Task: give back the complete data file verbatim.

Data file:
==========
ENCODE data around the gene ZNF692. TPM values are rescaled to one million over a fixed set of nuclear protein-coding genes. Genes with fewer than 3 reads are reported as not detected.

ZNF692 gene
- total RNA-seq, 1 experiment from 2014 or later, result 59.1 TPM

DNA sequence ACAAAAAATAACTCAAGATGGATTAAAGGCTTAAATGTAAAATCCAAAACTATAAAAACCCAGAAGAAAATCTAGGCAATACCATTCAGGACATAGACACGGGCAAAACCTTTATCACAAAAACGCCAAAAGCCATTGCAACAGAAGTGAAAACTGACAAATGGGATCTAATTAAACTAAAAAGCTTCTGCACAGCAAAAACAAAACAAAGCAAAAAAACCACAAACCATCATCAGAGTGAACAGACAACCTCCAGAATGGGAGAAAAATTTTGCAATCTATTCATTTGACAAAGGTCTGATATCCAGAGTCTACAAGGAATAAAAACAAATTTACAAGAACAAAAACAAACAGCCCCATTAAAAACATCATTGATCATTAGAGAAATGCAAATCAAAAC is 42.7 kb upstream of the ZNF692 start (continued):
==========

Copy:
ENCODE data around the gene ZNF692. TPM values are rescaled to one million over a fixed set of nuclear protein-coding genes. Genes with fewer than 3 reads are reported as not detected.

ZNF692 gene
- total RNA-seq, 1 experiment from 2014 or later, result 59.1 TPM

DNA sequence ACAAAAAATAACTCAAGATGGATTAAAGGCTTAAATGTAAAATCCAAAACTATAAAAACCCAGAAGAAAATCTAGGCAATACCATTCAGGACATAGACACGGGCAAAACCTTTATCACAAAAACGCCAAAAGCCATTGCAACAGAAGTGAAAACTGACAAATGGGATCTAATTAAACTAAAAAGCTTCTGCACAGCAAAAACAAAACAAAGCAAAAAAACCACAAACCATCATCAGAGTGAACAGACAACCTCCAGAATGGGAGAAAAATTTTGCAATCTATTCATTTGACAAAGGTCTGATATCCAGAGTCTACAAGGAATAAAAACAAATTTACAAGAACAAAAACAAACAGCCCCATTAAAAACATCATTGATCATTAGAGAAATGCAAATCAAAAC is 42.7 kb upstream of the ZNF692 start (continued):